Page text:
- The Washington Times - Thursday, February 13, 2003

GENEVA, Switzerland, Feb. 13 (UPI) — North Korea clashed with the United States Thursday over the escalating nuclear standoff and said it plans to ignore any moves by the U.N. Security Council in the crisis.

"My government does not care what discussion is going to be in the U.N. Security Council," North Korean delegate So Si Pong told a session here of the 66-member state, and U.N.-sponsored conference on disarmament.

North Korean said the nuclear issue is due to: "U.S. hostile policy towards the DPRK," but also suggested "if the United States changes its attitude right now, the issue will be settle immediately."

Pyongyang wants the United States to conclude a "bilateral non-aggression pact on equal footing," he said.

However, Stephen Rademaker, U.S. assistant secretary of state for arms control, told reporters Washington did not accept this problem would be solved merely by signing a non-aggression pact.

The proper recourse, he said, was to refer the matter to the U.N. Security Council.

Earlier, Rademaker told delegates the DPRK's efforts to develop nuclear weapons and to withdraw from a global nuclear arms pact poses "a serious challenge" to international security.

"A nuclear-armed DPRK threatens the stability of all of Northeast Asia. Given the DPRK's history of marketing the weapons it produces, it also threatens to spread nuclear weapons rapidly to dangerous regimes around the world," the U.S. official said.

The remarks by North Korea came less then a day after the governing board of the Vienna-based International Atomic Energy Agency declared Wednesday the communist nation has been in "chronic non-compliance" with the safeguards accord of the Nuclear Non-proliferation Treaty, NPT, and decided to send the issue to the U.N. Security Council.

Pyongyang abandoned the NPT on Jan. 10.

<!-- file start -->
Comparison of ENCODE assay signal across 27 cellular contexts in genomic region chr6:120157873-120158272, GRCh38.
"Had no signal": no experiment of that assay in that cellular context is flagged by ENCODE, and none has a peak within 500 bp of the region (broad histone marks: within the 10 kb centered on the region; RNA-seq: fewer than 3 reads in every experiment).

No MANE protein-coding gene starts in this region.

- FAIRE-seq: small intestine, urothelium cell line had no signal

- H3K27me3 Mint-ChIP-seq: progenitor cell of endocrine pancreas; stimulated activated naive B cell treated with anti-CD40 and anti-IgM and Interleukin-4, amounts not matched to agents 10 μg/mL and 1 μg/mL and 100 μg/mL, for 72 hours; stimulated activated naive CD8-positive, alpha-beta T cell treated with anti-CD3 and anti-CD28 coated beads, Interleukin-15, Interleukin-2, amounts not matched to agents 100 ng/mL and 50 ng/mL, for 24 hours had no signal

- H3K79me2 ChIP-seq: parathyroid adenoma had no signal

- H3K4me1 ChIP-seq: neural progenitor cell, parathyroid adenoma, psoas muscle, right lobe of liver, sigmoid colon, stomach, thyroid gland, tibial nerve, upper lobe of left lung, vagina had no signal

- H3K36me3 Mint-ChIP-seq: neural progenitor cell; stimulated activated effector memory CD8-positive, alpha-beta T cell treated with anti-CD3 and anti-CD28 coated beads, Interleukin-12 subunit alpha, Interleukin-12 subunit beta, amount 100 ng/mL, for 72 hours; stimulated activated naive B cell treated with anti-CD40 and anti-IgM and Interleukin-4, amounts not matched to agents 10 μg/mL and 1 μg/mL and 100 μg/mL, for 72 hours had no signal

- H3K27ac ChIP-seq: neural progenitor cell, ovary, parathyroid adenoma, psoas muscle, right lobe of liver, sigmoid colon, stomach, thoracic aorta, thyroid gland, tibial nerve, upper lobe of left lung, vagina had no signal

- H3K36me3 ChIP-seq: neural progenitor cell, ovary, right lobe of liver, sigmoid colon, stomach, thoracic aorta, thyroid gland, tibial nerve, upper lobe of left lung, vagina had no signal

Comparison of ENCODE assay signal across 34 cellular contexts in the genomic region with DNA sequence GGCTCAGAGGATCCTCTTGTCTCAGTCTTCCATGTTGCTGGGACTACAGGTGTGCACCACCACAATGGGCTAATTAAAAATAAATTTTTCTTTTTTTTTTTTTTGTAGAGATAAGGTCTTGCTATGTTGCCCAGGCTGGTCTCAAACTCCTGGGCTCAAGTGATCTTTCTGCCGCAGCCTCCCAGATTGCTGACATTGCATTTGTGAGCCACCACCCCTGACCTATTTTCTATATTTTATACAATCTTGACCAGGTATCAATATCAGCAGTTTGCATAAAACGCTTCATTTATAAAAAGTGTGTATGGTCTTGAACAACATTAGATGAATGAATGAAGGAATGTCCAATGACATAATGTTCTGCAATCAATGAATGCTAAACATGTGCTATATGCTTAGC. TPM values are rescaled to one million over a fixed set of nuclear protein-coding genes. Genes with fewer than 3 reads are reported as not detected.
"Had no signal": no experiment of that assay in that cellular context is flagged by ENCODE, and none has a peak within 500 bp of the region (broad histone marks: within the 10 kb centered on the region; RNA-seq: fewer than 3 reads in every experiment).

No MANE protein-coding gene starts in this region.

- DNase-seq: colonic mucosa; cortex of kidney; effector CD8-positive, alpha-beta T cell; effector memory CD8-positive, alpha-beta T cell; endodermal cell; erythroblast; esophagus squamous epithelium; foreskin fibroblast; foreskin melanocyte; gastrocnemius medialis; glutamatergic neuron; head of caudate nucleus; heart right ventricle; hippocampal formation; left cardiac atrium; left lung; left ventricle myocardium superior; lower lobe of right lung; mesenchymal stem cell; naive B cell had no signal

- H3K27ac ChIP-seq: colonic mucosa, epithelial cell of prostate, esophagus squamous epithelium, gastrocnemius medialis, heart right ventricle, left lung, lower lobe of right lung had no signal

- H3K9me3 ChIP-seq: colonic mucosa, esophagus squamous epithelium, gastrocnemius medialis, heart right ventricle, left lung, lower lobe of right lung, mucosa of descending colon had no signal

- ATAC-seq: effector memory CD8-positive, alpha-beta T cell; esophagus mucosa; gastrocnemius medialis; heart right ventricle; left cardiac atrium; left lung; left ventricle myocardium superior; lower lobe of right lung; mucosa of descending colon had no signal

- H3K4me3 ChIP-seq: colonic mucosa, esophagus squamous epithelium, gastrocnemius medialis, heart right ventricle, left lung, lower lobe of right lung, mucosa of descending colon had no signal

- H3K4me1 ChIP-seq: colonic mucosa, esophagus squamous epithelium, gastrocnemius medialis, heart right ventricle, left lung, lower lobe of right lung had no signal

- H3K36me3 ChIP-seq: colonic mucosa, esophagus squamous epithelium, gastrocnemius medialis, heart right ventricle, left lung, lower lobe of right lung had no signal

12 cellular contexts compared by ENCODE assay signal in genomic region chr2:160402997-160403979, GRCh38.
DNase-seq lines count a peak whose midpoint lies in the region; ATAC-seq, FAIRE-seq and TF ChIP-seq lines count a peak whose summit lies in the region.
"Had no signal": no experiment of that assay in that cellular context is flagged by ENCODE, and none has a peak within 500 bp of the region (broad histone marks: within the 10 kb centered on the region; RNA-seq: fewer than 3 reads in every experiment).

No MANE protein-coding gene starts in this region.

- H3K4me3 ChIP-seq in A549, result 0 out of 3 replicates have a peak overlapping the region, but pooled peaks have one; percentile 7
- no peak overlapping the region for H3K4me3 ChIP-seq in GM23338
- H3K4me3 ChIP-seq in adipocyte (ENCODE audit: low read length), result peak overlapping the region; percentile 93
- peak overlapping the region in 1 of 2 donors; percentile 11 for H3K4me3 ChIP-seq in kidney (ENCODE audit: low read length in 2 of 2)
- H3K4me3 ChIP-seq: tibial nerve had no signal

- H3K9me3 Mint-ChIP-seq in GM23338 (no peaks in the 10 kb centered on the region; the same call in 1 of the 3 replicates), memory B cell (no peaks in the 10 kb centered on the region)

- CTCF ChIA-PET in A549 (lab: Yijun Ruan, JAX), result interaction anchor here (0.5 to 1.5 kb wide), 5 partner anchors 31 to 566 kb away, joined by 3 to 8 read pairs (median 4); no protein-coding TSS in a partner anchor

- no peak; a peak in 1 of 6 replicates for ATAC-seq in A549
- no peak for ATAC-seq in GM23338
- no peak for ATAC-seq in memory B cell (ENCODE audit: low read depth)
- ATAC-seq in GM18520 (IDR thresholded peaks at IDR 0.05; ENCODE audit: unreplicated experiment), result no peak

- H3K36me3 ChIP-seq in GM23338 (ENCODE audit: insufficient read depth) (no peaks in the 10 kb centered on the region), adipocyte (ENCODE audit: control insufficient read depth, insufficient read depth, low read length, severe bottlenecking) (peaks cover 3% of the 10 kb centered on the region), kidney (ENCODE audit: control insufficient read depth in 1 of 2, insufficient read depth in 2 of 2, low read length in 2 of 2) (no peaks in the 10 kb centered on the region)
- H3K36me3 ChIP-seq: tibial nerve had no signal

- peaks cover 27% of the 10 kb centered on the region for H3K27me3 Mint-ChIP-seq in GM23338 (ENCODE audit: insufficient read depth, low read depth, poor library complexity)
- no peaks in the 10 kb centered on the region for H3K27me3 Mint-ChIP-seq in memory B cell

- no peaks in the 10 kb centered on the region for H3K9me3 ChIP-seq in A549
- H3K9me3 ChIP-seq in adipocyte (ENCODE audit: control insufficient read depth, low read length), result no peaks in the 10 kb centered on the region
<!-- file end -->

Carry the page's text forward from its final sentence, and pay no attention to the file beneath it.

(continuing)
Moreover, North Korea argued Washington used the IAEA as a U.S. tool for the implementation of its hostile policy, and said after yesterday's vote it will "have nothing to do with it (IAEA)."

The intention of the United States was to stifle and bring about the collapse of the country, So said and voiced "the U.S. is the main troublemaker that opened the Pandora's box."

The United States was also trying to put "hurdles" in the good relations which are now developing on the Korean peninsula, the DPRK diplomat said.

On the Iraqi crisis, Rademaker said the Saddam regime has "attempted to pick and choose the terms of compliance and throw sand in the collective eyes of the United Nations."

"Our patience is limited," Radermaker said and argued it's time for the United Nations "to take a stand, to demonstrate its relevance" on collective security.

He underlined "having come so far the, the United States will not turn back. But we cannot wait much longer to conclude this matter, and when we conclude it, we expect to be in coalition with a large group of like-minded nations."

Finally, he said, Iraq's possible assumption to the conference presidency next month "is unacceptable to the United States," and added it threatens to discredit the institution.




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